In an Op-Ed she wrote for her hometown Oakland Post on September 26, she further explained her vote this way, again presciently warning of exactly the dangers that Durbin now claims nobody could have foreseen:
"Some believe this resolution was only symbolic, designed to show national resolve. But I could not ignore that it provided explicit authority, under the War Powers Resolution and the Constitution, to go to war. It was a blank check to the president to attack anyone involved in the Sept. 11 events -- anywhere, in any country, without regard to our nation's long-term foreign policy, economic and national security interests, and without time limit.
"In granting these overly broad powers, the Congress failed its responsibility to understand the dimensions of its declaration. I could not support such a grant of war-making authority to the president; I believe it would put more innocent lives at risk."
Lee also inspired others to speak out with the same warnings. The syndicated columnist William Raspberry, on September 25, wrote: "I don't know that Barbara Lee will ever be vindicated in the eyes of those who see her as the next thing to a traitor. I only know that a lot of people, myself included, are having second thoughts about how important, useful or relevant it is to cast the unspeakable evil unleashed on America two weeks ago in terms of war." He added: "as so often happens when some great evil disrupts our lives and threatens our sense of security, we are in danger of becoming the very thing we hate."
To say that Lee was vilified for her warnings is a serious understatement. She was deluged with s o many death threats that she was given around-the-clock police protection. The Washington Times printed an Op-Ed by Herbert Romerstein declaring that "Ms. Lee is a long-practicing supporter of America's enemies -- from Fidel Castro on down." On NPR, Juan Williams compared her to Jerry Falwell and said they both "stand out in a nation where President Bush, who did not win the popular vote, now has the support of 82 percent of Americans." National Review approvingly cited David Horowitz's denunciation that "Barbara Lee is not an anti-war activist, she is an anti-American communist who supports America's enemies and has actively collaborated with them in their war against America." Michelle Malkin labelled her "treacherous" and also quoted Horowitz's attack. Letters to the Editor sprung up in newspapers across this country similar to this one from J. Keith Wedinger in the Columbus Dispatch:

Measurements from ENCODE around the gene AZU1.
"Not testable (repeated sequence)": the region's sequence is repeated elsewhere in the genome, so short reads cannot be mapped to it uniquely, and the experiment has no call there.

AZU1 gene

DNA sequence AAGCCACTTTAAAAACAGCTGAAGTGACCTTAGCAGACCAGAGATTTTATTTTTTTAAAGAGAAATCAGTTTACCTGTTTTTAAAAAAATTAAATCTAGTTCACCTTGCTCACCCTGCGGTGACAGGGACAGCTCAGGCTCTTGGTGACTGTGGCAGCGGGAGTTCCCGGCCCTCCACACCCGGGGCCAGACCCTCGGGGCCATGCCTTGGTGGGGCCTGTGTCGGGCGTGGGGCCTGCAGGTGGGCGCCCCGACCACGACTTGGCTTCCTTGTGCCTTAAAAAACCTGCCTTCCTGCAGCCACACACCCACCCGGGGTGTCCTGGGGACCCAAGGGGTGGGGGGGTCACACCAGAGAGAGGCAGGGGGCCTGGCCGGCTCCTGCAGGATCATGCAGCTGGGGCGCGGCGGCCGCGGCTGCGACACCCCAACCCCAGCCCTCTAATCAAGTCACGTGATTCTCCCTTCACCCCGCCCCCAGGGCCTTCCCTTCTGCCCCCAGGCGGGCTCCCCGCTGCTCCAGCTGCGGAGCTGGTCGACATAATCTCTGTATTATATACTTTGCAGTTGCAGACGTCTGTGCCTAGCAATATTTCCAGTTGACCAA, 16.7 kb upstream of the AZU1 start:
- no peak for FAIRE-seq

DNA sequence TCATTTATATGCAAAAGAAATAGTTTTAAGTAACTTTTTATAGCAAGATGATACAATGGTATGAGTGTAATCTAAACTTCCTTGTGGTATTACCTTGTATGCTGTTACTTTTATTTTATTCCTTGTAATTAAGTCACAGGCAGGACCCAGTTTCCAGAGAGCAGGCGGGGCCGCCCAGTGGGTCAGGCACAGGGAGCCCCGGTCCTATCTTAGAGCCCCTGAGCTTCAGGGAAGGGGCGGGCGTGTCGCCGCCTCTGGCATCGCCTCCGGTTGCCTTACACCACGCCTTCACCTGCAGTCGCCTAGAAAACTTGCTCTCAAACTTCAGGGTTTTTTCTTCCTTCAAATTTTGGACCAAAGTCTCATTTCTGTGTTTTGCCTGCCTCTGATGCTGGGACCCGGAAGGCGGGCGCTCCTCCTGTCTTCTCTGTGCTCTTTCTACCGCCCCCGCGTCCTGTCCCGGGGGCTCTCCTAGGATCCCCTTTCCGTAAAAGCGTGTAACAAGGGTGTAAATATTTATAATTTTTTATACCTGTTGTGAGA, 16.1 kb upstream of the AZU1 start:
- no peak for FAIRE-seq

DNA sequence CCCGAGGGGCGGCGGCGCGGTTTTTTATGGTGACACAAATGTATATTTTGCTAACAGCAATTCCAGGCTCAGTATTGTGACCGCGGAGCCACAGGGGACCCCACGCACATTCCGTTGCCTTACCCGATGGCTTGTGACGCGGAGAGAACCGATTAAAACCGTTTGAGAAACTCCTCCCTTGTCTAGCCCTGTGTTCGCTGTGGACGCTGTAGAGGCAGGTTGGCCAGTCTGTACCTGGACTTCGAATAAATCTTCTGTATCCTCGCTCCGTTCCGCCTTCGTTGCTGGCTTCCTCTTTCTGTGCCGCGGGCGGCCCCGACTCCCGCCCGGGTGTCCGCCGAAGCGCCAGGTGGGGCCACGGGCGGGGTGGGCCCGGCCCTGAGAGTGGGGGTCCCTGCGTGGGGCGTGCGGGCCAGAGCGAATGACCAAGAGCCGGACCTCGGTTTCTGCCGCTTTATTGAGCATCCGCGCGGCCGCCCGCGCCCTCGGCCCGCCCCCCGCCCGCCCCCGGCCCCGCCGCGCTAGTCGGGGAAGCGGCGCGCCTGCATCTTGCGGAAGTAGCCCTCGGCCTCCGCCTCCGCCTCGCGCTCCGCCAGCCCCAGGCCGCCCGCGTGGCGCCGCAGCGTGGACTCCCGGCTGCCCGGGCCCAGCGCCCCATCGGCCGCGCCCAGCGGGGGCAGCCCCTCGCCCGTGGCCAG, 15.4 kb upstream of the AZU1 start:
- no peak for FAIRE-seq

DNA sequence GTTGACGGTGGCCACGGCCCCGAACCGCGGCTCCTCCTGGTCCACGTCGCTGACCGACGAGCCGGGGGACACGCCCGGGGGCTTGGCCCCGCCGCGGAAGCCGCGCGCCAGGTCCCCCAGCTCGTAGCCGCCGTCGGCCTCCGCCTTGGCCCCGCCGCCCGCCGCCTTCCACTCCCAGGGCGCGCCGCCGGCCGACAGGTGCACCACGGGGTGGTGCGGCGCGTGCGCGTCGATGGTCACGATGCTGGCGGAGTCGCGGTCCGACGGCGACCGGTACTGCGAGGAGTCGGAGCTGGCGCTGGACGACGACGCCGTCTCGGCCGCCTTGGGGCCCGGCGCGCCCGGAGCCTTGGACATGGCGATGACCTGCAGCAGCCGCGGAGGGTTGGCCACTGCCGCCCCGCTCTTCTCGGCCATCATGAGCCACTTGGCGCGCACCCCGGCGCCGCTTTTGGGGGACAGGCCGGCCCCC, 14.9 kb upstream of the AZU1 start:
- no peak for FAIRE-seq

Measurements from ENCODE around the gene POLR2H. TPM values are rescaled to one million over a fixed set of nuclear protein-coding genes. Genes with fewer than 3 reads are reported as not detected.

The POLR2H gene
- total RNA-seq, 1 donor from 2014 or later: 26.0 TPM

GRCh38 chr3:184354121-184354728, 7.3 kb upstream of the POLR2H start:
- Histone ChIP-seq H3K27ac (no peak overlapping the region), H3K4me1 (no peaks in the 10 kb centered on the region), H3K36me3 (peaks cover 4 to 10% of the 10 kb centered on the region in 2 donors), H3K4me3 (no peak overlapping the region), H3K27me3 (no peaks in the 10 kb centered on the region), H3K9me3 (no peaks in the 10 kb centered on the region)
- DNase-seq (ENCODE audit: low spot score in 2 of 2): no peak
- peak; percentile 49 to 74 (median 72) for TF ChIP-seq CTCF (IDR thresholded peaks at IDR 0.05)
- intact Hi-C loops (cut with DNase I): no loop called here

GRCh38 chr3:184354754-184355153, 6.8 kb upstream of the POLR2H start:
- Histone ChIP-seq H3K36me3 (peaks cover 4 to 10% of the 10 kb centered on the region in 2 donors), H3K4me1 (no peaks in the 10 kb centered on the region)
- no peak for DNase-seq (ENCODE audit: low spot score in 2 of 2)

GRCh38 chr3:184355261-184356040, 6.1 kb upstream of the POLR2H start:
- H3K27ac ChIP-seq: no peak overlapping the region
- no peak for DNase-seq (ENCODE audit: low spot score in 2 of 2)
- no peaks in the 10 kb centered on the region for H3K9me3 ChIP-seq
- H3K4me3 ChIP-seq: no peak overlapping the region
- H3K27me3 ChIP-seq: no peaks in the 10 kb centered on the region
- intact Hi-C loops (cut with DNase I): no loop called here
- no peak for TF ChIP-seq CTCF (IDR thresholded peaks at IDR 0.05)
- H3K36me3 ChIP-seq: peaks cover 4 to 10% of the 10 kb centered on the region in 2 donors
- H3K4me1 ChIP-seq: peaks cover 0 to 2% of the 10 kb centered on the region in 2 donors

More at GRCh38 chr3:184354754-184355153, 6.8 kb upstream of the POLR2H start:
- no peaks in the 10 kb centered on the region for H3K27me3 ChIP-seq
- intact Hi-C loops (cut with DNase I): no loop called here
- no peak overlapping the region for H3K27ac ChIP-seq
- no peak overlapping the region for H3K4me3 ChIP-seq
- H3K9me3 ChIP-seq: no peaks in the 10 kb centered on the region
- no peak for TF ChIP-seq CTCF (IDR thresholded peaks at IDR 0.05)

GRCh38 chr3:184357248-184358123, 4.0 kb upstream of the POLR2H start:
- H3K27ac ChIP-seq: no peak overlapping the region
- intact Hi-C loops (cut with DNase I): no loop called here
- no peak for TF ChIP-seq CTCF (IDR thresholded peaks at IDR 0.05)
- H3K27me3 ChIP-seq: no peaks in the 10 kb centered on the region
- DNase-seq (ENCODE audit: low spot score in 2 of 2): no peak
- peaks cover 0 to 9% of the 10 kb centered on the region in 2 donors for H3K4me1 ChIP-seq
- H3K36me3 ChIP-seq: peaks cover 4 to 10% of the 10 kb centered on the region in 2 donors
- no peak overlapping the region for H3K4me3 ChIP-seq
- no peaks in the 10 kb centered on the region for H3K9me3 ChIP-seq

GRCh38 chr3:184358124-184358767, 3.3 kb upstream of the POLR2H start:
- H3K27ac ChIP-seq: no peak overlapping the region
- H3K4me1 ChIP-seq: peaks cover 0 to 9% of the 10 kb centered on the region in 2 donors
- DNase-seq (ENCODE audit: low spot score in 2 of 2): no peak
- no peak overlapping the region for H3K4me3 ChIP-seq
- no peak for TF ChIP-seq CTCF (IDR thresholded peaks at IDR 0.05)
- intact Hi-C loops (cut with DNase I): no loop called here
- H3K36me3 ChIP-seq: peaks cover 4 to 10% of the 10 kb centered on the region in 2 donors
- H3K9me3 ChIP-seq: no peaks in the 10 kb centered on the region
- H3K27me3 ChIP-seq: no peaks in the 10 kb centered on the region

"I simply cannot believe the gall and the absolute insensitivity of U.S. Rep. Barbara Lee, D-Calif... How can she possibly be the only member of both houses of Congress to vote against the resolution allowing any and all necessary force to be used to retaliate for the horrific attacks endured by this nation?
"I hope her name is printed in big, bold letters in all California newspapers describing her vote as an near act of treason against the United States. I hope residents of her district ask for her immediate resignation."
Barbara Lee's lone vote against the 2001 AUMF -- three days after the 9/11 attack -- was an act of incredible and rare courage that is worth commemorating in its own right. But it was also prescient and wise, using America's past bad acts to warn of the dangers likely to be unleashed by enacting it. If Dick Durbin wants to acknowledge his gross error in voting in favor of such a blank check for presidential war-making -- one that led to 12 years of war in numerous nations with no end in sight -- he should do so honestly. Instead of pretending that nobody could possibly have known this would happen as a deceitful means of excusing his bad acts, he should instead acknowledge that there were people who did know and tried to warn the nation about it, but those weren't the types of voices to which he paid any attention because they weren't emanating from the Pentagon, the Brookings Institution and the columns of Tom Friedman.
That is the mistake he should acknowledge and learn to rectify.